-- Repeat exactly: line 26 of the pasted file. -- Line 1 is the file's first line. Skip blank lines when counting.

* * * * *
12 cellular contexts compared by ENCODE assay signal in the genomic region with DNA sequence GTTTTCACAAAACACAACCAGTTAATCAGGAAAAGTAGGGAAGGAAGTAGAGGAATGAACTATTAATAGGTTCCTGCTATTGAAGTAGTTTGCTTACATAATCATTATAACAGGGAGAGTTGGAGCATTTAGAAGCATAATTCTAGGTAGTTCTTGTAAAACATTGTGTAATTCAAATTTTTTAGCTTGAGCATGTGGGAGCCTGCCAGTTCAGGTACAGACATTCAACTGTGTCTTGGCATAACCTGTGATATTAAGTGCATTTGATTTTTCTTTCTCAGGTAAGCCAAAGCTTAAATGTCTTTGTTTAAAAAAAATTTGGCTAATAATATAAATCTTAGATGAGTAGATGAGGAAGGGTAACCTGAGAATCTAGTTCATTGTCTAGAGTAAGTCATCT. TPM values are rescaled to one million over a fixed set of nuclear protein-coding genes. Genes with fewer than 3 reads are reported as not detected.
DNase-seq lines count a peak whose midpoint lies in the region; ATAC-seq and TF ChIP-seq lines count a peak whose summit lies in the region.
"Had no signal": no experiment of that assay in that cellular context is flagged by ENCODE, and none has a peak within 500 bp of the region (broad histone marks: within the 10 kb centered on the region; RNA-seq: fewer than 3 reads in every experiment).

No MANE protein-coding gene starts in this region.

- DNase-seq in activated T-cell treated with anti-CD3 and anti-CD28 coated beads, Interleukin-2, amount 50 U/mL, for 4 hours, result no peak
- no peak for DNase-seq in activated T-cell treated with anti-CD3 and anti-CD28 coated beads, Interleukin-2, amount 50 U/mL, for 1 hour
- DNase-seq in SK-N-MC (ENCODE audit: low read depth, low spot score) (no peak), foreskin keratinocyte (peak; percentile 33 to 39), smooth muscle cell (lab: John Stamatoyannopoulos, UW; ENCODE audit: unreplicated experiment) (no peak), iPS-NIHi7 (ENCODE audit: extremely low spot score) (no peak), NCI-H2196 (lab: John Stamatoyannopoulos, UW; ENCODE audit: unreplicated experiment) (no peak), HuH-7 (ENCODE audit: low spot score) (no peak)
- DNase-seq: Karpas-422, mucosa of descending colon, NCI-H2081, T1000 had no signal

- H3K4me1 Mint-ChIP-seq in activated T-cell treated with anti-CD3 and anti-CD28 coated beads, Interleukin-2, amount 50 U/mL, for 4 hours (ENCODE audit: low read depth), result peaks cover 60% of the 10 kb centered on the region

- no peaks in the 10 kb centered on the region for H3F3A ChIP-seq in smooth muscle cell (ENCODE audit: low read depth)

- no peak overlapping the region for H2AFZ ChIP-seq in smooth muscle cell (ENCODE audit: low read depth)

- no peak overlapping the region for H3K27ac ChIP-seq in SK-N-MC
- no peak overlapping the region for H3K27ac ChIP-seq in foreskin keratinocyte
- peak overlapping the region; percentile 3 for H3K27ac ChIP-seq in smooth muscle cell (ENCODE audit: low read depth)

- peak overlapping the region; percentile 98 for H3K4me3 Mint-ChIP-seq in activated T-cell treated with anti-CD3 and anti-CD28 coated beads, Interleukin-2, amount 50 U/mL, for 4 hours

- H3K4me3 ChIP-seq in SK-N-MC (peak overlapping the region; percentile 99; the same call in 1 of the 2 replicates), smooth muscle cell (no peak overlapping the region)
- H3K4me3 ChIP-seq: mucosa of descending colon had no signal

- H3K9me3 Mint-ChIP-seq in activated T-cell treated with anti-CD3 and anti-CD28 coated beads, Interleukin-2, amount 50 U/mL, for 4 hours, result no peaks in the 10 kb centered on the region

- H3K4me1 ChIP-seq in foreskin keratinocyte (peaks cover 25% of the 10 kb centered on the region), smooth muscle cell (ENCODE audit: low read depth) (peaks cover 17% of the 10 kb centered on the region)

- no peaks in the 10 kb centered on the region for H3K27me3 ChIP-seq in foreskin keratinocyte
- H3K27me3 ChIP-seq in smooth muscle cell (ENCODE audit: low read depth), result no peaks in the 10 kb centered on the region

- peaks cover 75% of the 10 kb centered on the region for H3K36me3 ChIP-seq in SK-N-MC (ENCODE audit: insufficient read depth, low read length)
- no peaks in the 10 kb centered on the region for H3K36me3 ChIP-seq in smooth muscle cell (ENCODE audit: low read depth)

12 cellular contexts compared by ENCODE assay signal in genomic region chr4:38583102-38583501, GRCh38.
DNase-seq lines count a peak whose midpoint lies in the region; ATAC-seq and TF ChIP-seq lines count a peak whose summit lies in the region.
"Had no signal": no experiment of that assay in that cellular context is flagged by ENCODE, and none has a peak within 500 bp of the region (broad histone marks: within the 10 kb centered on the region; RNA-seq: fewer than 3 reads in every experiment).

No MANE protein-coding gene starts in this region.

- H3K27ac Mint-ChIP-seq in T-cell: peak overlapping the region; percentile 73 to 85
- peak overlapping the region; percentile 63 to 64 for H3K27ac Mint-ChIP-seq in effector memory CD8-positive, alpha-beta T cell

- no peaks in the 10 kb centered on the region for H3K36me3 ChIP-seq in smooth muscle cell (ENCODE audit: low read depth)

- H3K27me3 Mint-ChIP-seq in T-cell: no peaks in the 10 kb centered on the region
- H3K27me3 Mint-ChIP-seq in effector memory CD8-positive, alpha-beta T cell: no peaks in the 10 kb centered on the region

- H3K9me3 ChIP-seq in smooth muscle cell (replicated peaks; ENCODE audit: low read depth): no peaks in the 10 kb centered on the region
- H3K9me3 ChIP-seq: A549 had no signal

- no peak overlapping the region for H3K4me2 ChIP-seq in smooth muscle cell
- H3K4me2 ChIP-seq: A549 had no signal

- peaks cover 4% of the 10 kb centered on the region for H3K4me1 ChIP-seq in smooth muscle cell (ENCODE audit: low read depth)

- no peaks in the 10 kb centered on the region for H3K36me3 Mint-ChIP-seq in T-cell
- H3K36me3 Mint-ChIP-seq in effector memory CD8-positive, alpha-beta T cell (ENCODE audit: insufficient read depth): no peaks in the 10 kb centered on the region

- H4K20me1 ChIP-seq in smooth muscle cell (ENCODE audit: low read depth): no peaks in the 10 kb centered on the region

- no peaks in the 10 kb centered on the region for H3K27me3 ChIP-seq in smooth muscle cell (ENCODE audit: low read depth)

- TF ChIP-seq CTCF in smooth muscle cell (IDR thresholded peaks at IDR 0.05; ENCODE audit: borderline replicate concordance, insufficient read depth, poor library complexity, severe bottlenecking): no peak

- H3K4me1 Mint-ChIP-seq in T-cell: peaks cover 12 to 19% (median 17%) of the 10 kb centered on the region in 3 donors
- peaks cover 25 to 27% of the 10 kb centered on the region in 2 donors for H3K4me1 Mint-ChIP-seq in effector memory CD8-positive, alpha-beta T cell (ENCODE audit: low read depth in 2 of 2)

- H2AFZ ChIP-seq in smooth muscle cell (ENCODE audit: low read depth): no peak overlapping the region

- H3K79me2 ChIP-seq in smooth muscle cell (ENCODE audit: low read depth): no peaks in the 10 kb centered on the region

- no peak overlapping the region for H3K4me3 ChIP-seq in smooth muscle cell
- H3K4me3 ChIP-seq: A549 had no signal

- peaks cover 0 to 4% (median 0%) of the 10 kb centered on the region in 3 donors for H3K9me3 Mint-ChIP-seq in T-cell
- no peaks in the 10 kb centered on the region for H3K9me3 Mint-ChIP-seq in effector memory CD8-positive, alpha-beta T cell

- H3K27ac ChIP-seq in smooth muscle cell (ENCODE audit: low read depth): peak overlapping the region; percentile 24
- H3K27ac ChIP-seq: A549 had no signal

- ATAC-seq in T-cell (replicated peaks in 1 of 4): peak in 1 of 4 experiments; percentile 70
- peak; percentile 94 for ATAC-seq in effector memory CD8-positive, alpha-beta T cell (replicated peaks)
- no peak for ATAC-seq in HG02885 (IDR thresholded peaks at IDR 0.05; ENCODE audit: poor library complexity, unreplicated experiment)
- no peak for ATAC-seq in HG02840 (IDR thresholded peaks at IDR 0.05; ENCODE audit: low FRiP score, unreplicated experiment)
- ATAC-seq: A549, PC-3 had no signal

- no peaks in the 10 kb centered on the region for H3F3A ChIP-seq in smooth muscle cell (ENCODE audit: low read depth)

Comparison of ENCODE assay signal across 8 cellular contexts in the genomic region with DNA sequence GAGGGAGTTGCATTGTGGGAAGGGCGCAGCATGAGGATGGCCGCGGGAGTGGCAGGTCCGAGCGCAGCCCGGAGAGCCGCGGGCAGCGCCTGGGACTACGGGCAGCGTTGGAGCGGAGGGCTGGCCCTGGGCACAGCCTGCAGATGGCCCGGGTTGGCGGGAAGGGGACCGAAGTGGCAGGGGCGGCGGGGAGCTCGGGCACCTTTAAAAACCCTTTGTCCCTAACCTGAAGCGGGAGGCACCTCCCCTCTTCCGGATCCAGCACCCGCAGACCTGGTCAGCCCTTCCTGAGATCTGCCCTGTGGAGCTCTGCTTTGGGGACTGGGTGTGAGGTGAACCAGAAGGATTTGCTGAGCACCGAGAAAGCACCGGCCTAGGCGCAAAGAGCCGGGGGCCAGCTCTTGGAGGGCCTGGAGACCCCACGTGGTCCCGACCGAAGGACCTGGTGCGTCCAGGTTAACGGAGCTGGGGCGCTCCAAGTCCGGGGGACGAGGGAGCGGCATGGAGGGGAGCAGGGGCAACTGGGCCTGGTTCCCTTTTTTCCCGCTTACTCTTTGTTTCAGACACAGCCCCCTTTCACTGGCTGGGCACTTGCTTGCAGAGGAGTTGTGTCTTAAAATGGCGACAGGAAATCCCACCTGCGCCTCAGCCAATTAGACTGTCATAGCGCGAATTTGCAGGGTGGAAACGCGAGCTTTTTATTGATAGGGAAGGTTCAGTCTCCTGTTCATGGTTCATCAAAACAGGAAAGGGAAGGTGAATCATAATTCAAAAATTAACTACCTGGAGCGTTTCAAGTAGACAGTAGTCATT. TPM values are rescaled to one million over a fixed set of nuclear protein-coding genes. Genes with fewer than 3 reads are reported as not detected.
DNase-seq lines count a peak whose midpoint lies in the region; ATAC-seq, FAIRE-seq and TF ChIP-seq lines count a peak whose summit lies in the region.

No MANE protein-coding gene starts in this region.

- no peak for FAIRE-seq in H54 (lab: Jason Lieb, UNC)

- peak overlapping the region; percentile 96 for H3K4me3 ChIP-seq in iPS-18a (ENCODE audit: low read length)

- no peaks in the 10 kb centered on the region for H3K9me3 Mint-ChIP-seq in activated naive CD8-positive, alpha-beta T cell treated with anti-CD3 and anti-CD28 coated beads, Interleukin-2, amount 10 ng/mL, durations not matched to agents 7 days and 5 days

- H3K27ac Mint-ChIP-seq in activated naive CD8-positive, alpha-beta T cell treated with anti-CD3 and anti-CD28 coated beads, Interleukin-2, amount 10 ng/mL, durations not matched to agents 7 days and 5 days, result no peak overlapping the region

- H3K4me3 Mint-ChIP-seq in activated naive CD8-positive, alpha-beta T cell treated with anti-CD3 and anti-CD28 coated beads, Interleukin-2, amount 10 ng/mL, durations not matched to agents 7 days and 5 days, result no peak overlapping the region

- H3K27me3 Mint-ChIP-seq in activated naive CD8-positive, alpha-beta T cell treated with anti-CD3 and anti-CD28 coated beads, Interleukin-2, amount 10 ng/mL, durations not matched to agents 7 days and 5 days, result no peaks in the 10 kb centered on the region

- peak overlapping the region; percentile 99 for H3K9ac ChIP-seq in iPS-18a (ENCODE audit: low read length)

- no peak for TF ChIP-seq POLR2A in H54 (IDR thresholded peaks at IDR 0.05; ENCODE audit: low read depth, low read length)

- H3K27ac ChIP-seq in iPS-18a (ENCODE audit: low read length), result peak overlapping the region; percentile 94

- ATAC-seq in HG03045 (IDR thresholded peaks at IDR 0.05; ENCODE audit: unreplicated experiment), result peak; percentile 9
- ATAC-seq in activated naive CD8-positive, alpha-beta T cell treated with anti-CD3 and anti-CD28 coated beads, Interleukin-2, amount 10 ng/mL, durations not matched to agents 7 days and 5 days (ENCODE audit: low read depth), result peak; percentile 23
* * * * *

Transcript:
"Had no signal": no experiment of that assay in that cellular context is flagged by ENCODE, and none has a peak within 500 bp of the region (broad histone marks: within the 10 kb centered on the region; RNA-seq: fewer than 3 reads in every experiment).